“Eerie and remarkable.”
Those are the words that Robert Bartholomew used to describe this past winter’s outbreak of mass hysteria in Danvers, Massachusetts, a town also known as “Old Salem” and “Salem Village.”
Bartholomew, a sociologist in New Zealand who has been studying cases of mass hysteria for more than 20 years, was referring to the Salem Witch Trials of 1692-1693, the most widely recognized episode of mass hysteria in history, which ultimately saw the hanging deaths of 20 people.
Fast-forward about 300 years to January 2013, when a bizarre case of mass hysteria again struck Danvers. About two dozen teenagers at the Essex Agricultural and Technical School began having “mysterious” hiccups and vocal tics.
“The Massachusetts State Health Department refuses to say publicly,” Bartholomew wrote in an email in late August, “but I have heard from some of the parents privately who say that the symptoms are still persisting.”
The location might be eerie, but Bartholomew is not surprised by the outbreak in the slightest. He said that there has been a “sudden upsurge” in these types of outbreaks popping up in the U.S. over the past few years. It starts with conversion disorder, when psychological stressors, such as trauma or anxiety, manifest in physical symptoms. The conversion disorder becomes “contagious” due to a phenomenon called mass psychogenic illness (MPI), historically known as “mass hysteria,” in which exposure to cases of conversion disorder cause other people—who unconsciously believe they've been exposed to the same harmful toxin—to experience the same symptoms.
Though the Massachusetts State Health Department still has not declared the Danvers outbreak to be MPI, back in March, Bartholomew said, “[Danvers] could turn into another Le Roy, if they don’t watch their step.” Typically, mass hysteria is confined to a group of girls or young women who share a common physical space for a majority of the time. Bartholomew has studied over 600 cases, dating back to 1566, and said that the gender link is undeniable; it’s just a question of why. It is accepted within the psychiatric community that conversion disorders are much more common in females. There are also social, biological, and anthropological theories that have to do with how and why females might cope with stress.
He was referring to an episode of mass hysteria in Le Roy, a small town in western New York, that garnered massive media attention in the winter of 2011 when about 18 girls at the local high school came down with a very dramatic—and very real—case of hysteria. Bartholomew said that the Danvers case looks extremely similar to the case in Le Roy and that the lessons from Le Roy have gone “unheeded.”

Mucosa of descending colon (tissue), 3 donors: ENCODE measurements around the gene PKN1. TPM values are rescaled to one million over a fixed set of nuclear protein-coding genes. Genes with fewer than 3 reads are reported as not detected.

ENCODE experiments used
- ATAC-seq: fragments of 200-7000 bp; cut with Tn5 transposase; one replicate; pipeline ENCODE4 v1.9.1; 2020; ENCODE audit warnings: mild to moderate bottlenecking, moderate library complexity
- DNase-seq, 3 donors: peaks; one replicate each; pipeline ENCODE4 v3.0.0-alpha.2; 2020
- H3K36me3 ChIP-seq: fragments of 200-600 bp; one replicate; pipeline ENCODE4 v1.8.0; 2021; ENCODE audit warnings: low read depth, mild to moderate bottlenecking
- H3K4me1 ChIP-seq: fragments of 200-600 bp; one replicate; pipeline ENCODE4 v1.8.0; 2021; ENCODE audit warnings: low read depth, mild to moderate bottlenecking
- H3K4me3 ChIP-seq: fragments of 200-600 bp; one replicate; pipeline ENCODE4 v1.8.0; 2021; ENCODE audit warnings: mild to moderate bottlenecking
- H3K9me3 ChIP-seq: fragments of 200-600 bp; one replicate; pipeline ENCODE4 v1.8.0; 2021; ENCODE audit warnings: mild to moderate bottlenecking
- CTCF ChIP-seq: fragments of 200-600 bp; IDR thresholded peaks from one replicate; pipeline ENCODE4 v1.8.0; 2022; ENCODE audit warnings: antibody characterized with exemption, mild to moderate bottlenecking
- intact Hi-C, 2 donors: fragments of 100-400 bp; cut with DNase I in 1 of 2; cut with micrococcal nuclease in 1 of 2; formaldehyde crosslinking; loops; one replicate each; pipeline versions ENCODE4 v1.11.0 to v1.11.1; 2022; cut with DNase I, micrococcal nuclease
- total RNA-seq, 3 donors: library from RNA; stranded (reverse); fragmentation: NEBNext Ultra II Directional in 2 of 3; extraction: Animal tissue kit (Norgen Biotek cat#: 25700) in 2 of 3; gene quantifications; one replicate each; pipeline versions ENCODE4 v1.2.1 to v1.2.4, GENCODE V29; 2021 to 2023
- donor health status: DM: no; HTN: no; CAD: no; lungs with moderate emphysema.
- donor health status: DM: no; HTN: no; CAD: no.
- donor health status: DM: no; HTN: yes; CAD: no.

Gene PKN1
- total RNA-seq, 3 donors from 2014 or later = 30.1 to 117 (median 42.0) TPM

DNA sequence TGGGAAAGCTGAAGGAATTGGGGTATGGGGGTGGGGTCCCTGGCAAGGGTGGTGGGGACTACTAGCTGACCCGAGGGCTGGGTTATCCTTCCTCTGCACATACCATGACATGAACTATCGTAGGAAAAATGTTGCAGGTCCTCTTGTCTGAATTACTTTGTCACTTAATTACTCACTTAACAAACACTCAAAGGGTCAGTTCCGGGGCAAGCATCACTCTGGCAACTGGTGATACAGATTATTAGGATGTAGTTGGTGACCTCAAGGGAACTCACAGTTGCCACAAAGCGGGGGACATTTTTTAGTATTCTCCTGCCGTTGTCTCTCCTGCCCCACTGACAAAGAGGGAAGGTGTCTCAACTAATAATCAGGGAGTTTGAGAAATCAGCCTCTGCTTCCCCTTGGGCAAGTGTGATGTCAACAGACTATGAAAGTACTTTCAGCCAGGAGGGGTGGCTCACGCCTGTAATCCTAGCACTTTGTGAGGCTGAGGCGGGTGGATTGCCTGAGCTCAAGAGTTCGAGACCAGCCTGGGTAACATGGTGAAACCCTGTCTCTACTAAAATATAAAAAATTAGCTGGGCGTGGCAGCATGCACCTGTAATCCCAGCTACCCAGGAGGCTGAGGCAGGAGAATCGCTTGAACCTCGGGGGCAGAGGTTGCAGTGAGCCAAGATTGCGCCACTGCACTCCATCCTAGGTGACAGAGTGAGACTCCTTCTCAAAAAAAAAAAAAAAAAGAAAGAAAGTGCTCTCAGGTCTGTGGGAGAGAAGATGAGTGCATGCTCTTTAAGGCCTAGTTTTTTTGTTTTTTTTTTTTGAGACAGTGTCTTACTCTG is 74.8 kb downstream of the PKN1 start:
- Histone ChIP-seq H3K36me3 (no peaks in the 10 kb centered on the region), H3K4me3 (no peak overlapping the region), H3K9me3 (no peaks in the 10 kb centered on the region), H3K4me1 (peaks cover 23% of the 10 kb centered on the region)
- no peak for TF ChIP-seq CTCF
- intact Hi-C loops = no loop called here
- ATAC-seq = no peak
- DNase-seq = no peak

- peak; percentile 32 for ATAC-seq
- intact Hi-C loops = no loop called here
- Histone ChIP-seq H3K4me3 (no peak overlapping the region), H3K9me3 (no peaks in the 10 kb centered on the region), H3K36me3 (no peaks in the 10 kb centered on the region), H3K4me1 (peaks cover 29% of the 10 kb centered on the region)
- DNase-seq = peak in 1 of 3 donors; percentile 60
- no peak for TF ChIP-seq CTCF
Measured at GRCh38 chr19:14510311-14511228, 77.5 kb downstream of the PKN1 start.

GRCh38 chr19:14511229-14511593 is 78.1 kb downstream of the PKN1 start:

One major lesson missed: the power of social media to spread and exacerbate an episode.
According to Bartholomew, there is “potential for a far greater or global episode, unless we quickly understand how social media is, for the first time, acting as the primary vector or agent of spread for conversion disorder.” He believes that epidemics spread by social media are “inevitable” and that “it's just a matter of time before we see outbreaks that are not just confined to a single school or factory or even region, but covering a disperse geographical area and causing real social and economic harm.”
Le Roy was the first majorly reported case during the era of social media. But there is another significant, related detail of the Le Roy case that sets it apart from the scores of mass hysteria that had come before it.
Marge Fitzsimmons, a 36-year-old nurse in town, also “caught” the disease. Bartholomew said that it’s not unheard of for one or two adults to be affected, but he cannot recall any cases like Marge’s, in which the adults were not intimately involved with the children suffering from the malady. Marge said that she knew about what was going on in town mainly through Facebook postings.
Catching an illness through Facebook sounds wonky. But the contagion of hysteria relies, among many things, upon the unconscious interpretation of what is suggested to us. Fitzsimmons did not even have to be in physical contact with the other girls to “catch” their disease. Marge encapsulates the power of social media to penetrate and trigger actions of the unconscious mind. She marks “a historical shift in terms of the trigger for people being affected and sucked into these cases,” Bartholomew said.
Here is her story.
It was December 2011, and Marge Fitzsimmons was sick. Marge, a nurse, was familiar with the many ways that the body can betray us, but this was different. It wasn't the flu or cancer or even depression, but an illness more mysterious, fraught with anxiety and fear. Marge was a grown woman with a daughter of her own, but that winter, more than anything, she needed her mom.
Her mother, Margaret, 60, had moved 250 miles south to Mechanicsburg, Pennsylvania, 10 years earlier. It was the first time since that Marge had insisted she visit. Marge was suffering from something she felt was deeply “private and personal,” so she wanted Margaret to visit without her husband, Marge’s stepfather. It was nothing against him, Marge said, but Margaret took it as an insult.